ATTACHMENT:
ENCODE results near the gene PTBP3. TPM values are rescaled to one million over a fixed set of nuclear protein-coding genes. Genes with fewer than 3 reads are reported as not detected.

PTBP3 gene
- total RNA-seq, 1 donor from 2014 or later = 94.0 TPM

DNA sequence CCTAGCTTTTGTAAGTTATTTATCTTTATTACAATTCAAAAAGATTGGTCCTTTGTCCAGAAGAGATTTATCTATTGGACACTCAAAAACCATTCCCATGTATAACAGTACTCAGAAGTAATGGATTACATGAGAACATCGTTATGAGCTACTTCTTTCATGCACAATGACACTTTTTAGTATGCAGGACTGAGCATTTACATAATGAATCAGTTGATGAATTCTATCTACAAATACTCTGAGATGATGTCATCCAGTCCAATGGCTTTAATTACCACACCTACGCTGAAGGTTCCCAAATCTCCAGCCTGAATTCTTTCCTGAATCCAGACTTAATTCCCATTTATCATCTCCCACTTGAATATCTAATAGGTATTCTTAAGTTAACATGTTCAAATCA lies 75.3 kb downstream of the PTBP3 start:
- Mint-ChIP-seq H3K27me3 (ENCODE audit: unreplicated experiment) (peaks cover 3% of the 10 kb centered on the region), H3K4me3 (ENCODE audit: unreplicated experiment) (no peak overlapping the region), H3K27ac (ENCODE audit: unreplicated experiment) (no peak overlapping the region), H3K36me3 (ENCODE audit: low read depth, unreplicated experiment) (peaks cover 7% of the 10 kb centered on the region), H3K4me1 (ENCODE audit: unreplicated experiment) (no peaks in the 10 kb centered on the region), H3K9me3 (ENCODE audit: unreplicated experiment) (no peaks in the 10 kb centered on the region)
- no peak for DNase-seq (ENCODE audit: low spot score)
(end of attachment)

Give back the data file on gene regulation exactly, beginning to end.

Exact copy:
ENCODE results near the gene PTBP3. TPM values are rescaled to one million over a fixed set of nuclear protein-coding genes. Genes with fewer than 3 reads are reported as not detected.

PTBP3 gene
- total RNA-seq, 1 donor from 2014 or later = 94.0 TPM

DNA sequence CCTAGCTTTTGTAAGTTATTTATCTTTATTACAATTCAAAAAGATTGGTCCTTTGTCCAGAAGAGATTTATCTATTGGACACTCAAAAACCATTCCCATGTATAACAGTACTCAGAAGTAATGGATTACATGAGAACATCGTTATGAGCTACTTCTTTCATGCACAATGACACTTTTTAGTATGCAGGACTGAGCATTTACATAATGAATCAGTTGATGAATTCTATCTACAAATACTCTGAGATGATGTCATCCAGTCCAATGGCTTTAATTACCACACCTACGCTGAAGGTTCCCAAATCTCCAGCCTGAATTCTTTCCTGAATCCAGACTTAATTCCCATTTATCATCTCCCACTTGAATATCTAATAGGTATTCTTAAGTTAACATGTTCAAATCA lies 75.3 kb downstream of the PTBP3 start:
- Mint-ChIP-seq H3K27me3 (ENCODE audit: unreplicated experiment) (peaks cover 3% of the 10 kb centered on the region), H3K4me3 (ENCODE audit: unreplicated experiment) (no peak overlapping the region), H3K27ac (ENCODE audit: unreplicated experiment) (no peak overlapping the region), H3K36me3 (ENCODE audit: low read depth, unreplicated experiment) (peaks cover 7% of the 10 kb centered on the region), H3K4me1 (ENCODE audit: unreplicated experiment) (no peaks in the 10 kb centered on the region), H3K9me3 (ENCODE audit: unreplicated experiment) (no peaks in the 10 kb centered on the region)
- no peak for DNase-seq (ENCODE audit: low spot score)